Summary: Study reveals almost one-third of chronic pain patients use cannabis to help manage their symptoms.
Source: University of Michigan
As more U.S. states legalize cannabis (also known as marijuana) for medical and recreational use, increasing numbers of people are experimenting with it for pain relief.
According to a new study published in JAMA Network Open, almost a third of patients with chronic pain reported using cannabis to manage it.
More than half of the 1,724 adults surveyed reported that using cannabis led them to decrease the use of pain medications, including prescription opioids and over-the-counter analgesics.
Cannabis also effected the use of other non-drug related pain relief methods to various degrees: some people indicated that cannabis led them to turn less often to techniques that many clinical guidelines recommend as first-line therapies such as physical therapy and cognitive behavioral therapy, while others with chronic pain increased their use of such treatments.
“The fact that patients report substituting cannabis for pain medications so much underscores the need for research on the benefits and risk of using cannabis for chronic pain,” said Mark Bicket, M.D., Ph.D., Assistant Professor in the Department of Anesthesiology and Co-Director of the Michigan Opioid Prescribing Engagement Network.
About this pain and neuropharmacology research news
Use of cannabis and other pain treatments among adults with chronic pain in US states with medical cannabis programs
Most states have enacted laws allowing individuals to treat chronic pain with cannabis. Evidence is mixed about whether medical cannabis serves as a substitute for prescription opioids or other pain treatments. Accurate estimates of cannabis use or its substitution in place of pain treatments among adults with chronic noncancer pain are, to our knowledge, not available.
In this cross-sectional study, we surveyed a representative sample of adults aged 18 years or older with chronic pain who lived in the 36 states (and Washington, DC) with active medical cannabis programs in March to April 2022. We fielded the survey using the National Opinion Research Center (NORC) AmeriSpeak panel. This probability-based panel includes about 54 000 members and is sourced from a sample covering 96% of US households with a recruitment rate of 34%. We defined chronic noncancer pain using the National Health Interview Survey (NHIS) criterion of pain unrelated to cancer on most days or every day in the past 6 months. The survey was conducted from March 3, 2022, to April 11, 2022. A screener survey consented and identified people with chronic pain (response rate: 75.4%), who were invited to complete the full survey.
We assessed self-reported use (ever, past 12 months, past 30 days) of medical cannabis, pharmacologic treatments (prescription opioids, prescription nonopioid analgesics, and over-the-counter analgesics), common nonpharmacologic treatments (physical therapy, meditation, cognitive behavioral therapy), and substitution of cannabis in place of these treatments for chronic pain. All analyses incorporated survey sampling weights to generate estimates representative of the 36 included states and Washington, D.C. The investigation was approved by the Johns Hopkins Bloomberg School of Public Health institutional review board and followed the STROBE reporting guideline for cross-sectional studies. Statistical analysis was performed using Stata statistical software version 15 (StataCorp).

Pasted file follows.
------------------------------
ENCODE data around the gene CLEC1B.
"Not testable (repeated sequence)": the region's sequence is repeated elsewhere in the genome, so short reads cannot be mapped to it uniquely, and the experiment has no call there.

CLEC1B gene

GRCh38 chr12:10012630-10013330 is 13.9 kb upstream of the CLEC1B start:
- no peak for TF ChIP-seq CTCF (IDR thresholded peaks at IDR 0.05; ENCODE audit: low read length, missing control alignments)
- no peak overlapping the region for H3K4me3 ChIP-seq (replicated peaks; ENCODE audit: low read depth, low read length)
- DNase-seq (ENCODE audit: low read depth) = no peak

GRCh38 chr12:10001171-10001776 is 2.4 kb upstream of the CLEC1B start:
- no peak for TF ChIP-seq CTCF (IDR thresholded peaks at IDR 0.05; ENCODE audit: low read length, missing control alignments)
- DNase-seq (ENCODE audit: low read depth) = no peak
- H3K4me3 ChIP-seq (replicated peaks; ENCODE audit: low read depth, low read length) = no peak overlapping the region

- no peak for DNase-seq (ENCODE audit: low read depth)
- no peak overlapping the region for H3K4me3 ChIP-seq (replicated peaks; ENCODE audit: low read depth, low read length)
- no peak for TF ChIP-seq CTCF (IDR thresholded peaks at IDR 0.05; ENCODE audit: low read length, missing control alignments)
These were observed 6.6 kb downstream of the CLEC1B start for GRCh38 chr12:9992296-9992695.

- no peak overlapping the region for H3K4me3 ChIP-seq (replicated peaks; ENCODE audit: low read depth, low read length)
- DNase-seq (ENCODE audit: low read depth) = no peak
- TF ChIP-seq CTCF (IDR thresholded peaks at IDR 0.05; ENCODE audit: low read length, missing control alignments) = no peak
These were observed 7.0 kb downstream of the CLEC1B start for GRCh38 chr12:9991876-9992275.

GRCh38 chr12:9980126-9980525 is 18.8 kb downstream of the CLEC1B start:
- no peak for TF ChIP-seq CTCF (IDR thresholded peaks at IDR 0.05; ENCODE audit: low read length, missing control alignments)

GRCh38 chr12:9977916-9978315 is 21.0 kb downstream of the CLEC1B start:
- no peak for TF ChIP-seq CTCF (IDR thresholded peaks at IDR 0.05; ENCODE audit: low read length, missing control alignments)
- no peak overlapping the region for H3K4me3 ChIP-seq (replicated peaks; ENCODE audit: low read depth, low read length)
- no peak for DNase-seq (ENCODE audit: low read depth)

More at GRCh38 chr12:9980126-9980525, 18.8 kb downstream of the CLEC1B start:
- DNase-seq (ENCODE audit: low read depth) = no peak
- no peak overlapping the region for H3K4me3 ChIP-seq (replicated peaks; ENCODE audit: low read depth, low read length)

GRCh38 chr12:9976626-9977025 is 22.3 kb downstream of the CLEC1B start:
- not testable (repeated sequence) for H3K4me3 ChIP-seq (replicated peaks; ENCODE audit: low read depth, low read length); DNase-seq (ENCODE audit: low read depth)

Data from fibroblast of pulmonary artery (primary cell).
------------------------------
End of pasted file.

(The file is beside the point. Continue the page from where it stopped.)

Of the 1724 individuals identified as having chronic pain, 1661 (96.3%) completed the full survey (948 [57.1%] female; mean [SD] age, 52.3 [16.9] years); 31.0% (95% CI, 28.2%-34.1%) of adults with chronic pain reported having ever used cannabis to manage their pain; 25.9% (95% CI, 23.2%-28.8%) reported using cannabis to manage their chronic pain in the past 12 months, and 23.2% (95% CI, 20.6%-26.0%) reported using cannabis in the past 30 days. Most people who reported using cannabis to manage chronic pain also reported having used either at least 1 other pharmacologic (94.7%; 95% CI, 91.3%-96.8%) or nonpharmacologic pain treatment (70.6%; 95% CI, 64.8%-75.7%).
More than half of adults who used cannabis to manage their chronic pain reported that use of cannabis led them to decrease use of prescription opioid, prescription nonopioid, and over-the-counter pain medications, and less than 1% reported that use of cannabis increased their use of these medications. Fewer than half of respondents reported that cannabis use changed their use of nonpharmacologic pain treatments. Among adults with chronic pain in this study, 38.7% reported that their used of cannabis led to decreased use of physical therapy (5.9% reported it led to increased use), 19.1% reported it led to decreased use of meditation (23.7% reported it led to increased use), and 26.0% reported it led to decreased used of cognitive behavioral therapy (17.1% reported it led to increased use).
Among adults with chronic pain in states with medical cannabis laws, 3 in 10 persons reported using cannabis to manage their pain. Most persons who used cannabis as a treatment for chronic pain reported substituting cannabis in place of other pain medications including prescription opioids. The high degree of substitution of cannabis with both opioid and nonopioid treatment emphasizes the importance of research to clarify the effectiveness and potential adverse consequences of cannabis for chronic pain. Our results suggest that state cannabis laws have enabled access to cannabis as an analgesic treatment despite knowledge gaps in use as a medical treatment for pain. Limitations include the possibility of sampling and self-reporting biases, although NORC AmeriSpeak uses best-practice probability-based recruitment, and changes in pain treatment from other factors (eg, forced opioid tapering).